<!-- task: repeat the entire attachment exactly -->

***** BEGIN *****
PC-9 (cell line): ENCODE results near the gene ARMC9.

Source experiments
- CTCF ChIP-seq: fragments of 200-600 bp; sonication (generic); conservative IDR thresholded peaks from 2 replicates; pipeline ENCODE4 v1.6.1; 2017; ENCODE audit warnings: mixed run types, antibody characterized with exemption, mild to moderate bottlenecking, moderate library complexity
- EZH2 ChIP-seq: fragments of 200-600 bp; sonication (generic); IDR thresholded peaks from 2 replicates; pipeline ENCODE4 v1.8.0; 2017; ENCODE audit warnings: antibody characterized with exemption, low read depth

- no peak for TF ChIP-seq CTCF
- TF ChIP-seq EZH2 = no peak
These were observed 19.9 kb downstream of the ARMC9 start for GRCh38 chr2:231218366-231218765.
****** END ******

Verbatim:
PC-9 (cell line): ENCODE results near the gene ARMC9.

Source experiments
- CTCF ChIP-seq: fragments of 200-600 bp; sonication (generic); conservative IDR thresholded peaks from 2 replicates; pipeline ENCODE4 v1.6.1; 2017; ENCODE audit warnings: mixed run types, antibody characterized with exemption, mild to moderate bottlenecking, moderate library complexity
- EZH2 ChIP-seq: fragments of 200-600 bp; sonication (generic); IDR thresholded peaks from 2 replicates; pipeline ENCODE4 v1.8.0; 2017; ENCODE audit warnings: antibody characterized with exemption, low read depth

- no peak for TF ChIP-seq CTCF
- TF ChIP-seq EZH2 = no peak
These were observed 19.9 kb downstream of the ARMC9 start for GRCh38 chr2:231218366-231218765.